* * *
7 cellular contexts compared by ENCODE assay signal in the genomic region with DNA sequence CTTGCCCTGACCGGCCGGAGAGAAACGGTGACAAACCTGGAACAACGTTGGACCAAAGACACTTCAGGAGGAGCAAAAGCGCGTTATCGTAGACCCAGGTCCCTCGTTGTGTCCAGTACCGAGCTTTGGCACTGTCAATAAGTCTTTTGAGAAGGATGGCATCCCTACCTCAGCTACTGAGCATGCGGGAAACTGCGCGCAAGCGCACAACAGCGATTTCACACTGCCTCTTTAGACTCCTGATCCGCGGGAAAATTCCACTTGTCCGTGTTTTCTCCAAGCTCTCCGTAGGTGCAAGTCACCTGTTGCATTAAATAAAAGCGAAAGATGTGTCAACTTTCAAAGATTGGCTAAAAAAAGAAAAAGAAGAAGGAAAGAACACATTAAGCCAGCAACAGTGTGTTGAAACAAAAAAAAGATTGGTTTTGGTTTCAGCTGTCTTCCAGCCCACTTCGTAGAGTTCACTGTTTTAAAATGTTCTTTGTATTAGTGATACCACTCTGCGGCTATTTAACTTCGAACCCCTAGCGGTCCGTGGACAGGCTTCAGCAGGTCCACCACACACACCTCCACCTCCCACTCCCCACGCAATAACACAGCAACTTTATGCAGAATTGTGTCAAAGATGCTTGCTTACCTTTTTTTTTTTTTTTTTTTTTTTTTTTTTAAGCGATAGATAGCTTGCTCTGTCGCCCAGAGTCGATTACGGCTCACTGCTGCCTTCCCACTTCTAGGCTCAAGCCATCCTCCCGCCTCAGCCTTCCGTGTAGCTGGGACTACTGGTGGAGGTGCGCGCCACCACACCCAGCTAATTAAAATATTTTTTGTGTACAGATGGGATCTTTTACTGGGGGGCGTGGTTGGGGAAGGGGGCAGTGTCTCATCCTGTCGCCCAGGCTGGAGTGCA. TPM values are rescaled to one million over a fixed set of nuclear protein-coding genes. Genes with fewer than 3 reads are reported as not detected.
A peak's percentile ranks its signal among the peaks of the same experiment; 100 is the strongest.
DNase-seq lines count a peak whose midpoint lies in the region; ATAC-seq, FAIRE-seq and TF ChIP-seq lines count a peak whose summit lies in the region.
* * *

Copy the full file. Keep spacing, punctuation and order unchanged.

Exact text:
7 cellular contexts compared by ENCODE assay signal in the genomic region with DNA sequence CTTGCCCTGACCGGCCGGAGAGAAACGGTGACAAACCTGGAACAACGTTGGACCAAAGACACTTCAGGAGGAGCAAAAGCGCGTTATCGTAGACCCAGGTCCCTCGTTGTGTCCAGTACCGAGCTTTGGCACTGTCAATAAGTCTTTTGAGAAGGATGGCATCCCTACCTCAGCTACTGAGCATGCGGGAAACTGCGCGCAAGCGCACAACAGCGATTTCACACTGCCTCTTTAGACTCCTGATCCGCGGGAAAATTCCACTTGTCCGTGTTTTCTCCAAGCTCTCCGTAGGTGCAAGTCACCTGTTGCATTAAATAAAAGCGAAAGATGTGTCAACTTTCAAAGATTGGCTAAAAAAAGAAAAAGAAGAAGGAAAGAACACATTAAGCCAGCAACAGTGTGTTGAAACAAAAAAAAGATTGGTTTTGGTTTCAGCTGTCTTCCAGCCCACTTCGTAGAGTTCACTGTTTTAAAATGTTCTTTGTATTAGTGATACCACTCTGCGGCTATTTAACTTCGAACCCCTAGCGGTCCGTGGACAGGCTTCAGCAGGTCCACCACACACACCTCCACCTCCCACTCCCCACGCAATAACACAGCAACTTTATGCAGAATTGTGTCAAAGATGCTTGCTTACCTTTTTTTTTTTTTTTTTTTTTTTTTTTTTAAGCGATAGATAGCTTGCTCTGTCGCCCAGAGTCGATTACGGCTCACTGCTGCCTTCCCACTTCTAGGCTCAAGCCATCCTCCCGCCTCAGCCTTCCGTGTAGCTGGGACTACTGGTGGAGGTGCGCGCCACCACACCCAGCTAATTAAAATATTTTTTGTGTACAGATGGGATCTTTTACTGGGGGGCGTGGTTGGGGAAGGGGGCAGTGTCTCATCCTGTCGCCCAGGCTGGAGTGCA. TPM values are rescaled to one million over a fixed set of nuclear protein-coding genes. Genes with fewer than 3 reads are reported as not detected.
A peak's percentile ranks its signal among the peaks of the same experiment; 100 is the strongest.
DNase-seq lines count a peak whose midpoint lies in the region; ATAC-seq, FAIRE-seq and TF ChIP-seq lines count a peak whose summit lies in the region.